Wednesday, January 30, 2019

rsyslog fun - Basic Splunk Log Collection and Forwarding - Part II

By Tony Lee

Welcome to part II in our series covering how to use rsyslog to route and forward logs to Splunk. Please see Part I of the series ( for the basics in opening ports, routing traffic by IP address or hostname, and monitoring files to send the data on to Splunk Indexers. As a reminder, choosing between rsyslog, syslog-ng, or other software is entirely up to the reader and may depend on their environment and approved/available software. We also realize that this is not the only option for log architecture or collection, but it may help those faced with this task—especially if rsyslog is the standard in their environment. That said, let's look at some more advanced scenarios concerning file permissions, routing logs via regex, and routing logs via ports. We will wrap up with some helpful hints on a possible method to synchronize the rsyslog and Splunk configuration files.

File Permissions

There are times where you may need to adjust the file permissions for the files that rsyslog is writing to disk. For example, if following best practice and running the Splunk Universal Forwarder as a lower privileged account, it will need access to the logs files.  Using the following rsyslogd.conf directives at the top of the configuration file will change the permissions on the directories and files created.  The following example creates directories with permissions of 755 and files with a permission of 644:

$umask 0000
$DirCreateMode 0755
$FileCreateMode 0644

Routing logs via Regex

Another more advanced rsyslog option is the ability to drop or route data at the event level via regex. For example, maybe you want to drop certain packets -- such as Cisco Teardown packets generated from ASA's. Note: this rsyslog ability is useful since we are using Splunk Universal Forwarders in our example and not Splunk Heavy Forwarders.

Or maybe you have thousands of hosts and don't want to maintain a giant list of IP addresses in an if-statement. For example, maybe you want to route thousands of Cisco Meraki host packets to a particular file via a regex pattern.

Possibly even more challenging would be devices in a particular CIDR range that end in a specific octet.

These three examples are covered in the rsyslog.conf snippet below:

#Drop Cisco ASA Teardown packets
:msg, contains, ": Teardown " ~
& stop

#Route Cisco Meraki hosts to specific directory
if ($msg contains ' events type=') then ?ciscoMerakiFile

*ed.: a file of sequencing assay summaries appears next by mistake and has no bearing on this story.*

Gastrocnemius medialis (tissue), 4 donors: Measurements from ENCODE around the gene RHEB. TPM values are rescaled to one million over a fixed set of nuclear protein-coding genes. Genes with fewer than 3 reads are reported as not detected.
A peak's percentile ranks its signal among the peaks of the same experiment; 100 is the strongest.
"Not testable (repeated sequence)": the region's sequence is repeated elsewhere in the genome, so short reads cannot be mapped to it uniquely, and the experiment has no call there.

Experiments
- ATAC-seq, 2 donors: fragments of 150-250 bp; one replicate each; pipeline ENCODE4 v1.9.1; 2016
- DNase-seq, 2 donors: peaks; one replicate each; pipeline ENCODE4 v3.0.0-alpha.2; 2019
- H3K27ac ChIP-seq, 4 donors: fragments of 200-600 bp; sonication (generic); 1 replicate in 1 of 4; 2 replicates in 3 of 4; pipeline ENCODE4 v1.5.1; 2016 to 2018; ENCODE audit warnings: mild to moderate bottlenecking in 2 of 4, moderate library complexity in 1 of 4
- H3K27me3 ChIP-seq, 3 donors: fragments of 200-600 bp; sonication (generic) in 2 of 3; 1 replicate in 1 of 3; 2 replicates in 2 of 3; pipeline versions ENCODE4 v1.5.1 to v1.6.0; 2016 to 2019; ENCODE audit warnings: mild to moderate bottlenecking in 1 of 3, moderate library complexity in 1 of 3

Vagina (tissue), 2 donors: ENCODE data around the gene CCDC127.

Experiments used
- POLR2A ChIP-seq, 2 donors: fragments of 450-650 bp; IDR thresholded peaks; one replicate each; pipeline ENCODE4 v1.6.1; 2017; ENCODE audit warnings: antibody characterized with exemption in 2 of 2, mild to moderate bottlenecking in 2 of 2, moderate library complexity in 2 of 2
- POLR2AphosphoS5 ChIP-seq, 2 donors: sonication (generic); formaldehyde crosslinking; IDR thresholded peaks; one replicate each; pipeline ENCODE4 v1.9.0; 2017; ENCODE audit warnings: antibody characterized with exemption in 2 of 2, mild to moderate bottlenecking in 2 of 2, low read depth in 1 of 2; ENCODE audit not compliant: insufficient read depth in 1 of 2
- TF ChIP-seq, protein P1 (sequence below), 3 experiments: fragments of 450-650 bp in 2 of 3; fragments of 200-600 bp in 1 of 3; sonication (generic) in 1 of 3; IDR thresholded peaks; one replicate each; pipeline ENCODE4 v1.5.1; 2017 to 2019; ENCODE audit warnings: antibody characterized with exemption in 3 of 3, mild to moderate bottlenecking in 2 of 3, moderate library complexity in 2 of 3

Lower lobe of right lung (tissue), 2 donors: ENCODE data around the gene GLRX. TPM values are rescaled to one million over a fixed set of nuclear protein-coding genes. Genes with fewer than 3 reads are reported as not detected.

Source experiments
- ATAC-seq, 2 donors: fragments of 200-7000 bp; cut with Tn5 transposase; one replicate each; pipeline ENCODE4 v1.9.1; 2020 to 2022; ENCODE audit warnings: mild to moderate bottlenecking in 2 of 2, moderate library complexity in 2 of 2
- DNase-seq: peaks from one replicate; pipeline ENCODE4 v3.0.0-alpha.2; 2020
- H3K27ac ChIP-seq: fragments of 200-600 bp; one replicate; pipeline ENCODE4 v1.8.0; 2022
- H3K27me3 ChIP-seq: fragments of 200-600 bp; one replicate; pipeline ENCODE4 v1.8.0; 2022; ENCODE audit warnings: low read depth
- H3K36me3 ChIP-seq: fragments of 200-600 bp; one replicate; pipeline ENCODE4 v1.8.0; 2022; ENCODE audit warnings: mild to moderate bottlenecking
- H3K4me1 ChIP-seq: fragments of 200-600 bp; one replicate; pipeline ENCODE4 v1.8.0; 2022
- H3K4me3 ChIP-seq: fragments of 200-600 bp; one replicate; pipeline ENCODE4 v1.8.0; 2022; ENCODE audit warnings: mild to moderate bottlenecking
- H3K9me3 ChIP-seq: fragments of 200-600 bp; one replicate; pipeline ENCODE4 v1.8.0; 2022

& stop

#ICS Devices (last octet being .150)
:fromhost-ip, regex, "10\.\\(1[6-8][0-9]\\|19[0-1]\\)\..*\.150" -?icsDevices

& stop

Routing logs via Port

I know we just provided you the ability to route packets via regex, however sometimes that can be inefficient--especially at high events per second. If you are really fortunate, the source sending the data has the ability to send to a different port. Then it may be worth looking into routing data to different files based on port.  The example file below provides port 6517 and 6518 as an example.

#Dynamic template names
template(name="file6517" type="string" string="/rsyslog/port6517/%FROMHOST%/%$YEAR%-%$MONTH%-%$DAY%.log")

template(name="file6518" type="string" string="/rsyslog/port6518/%FROMHOST%/%$YEAR%-%$MONTH%-%$DAY%.log")

    action(type="omfile" dynafile="file6517")


    action(type="omfile" dynafile="file6518")

input(type="imtcp" port="6517" ruleset="port6517")
input(type="imtcp" port="6518" ruleset="port6518")

Synchronizing Multiple Rsyslog Servers

Since our architecture in part I outlined using a load balancer and multiple rsyslog servers, we will eventually need a way to synchronize the configuration files across the multiple rsyslog servers.  The example below provides two bash shell scripts to perform just that task. The first one will synchronize the rsyslog configuration and the second will synchronize the Splunk configuration--both scripts restart the respective service. Note: This is not the only method available for synchronization, but it is one possible method. Remember to replace <other_server> with the actual IP or FQDN of that server.

On the rsyslog server that you make the changes on, create these two bash scripts and modify the <other_server> section. Once you make a change to the rsyslog or Splunk UF configuration, run the necessary script.

scp /etc/rsyslog.conf <other_server>:/etc/rsyslog.conf
ssh <other_server> service rsyslog restart

scp /opt/splunkforwarder/etc/apps/SplunkUniversalForwarder/local/inputs.conf <other_server>:/opt/splunkforwarder/etc/apps/SplunkUniversalForwarder/local/inputs.conf
ssh <other_server> /opt/splunkforwarder/bin/splunk restart


In this article, we outlined key advanced features within rsyslog that may not be immediately evident. Hopefully this article will save you some Googling time when trying to operationalize log collection and forwarding using rsyslog in your environment. After all, eventually you will probably need to deal with file permissions, routing logs via regex and/or port, and configuration synchronization. We hope you enjoyed the article and found it useful.  Feel free to post your favorite tips and tricks in the comments section below. Happy Splunking!

Basic Troubleshooting

So you did everything above and you are still not seeing data...  Walk through some of these steps:

  1. Ensure all network firewalls permit the traffic
  2. Ensure iptables allows traffic to the rsyslog server
  3. Run tcpdump on the source to ensure it is sending data
  4. Run tcpdump on the rsyslog server to ensure it is receiving data
  5. Verify permissions when writing the files to disk
  6. Attempt to telnet (or even web browse) to the rsyslog server port to see if anything is written to the directories

1 comment:

  1. Thank you for making this blog post, this will help clear up our config.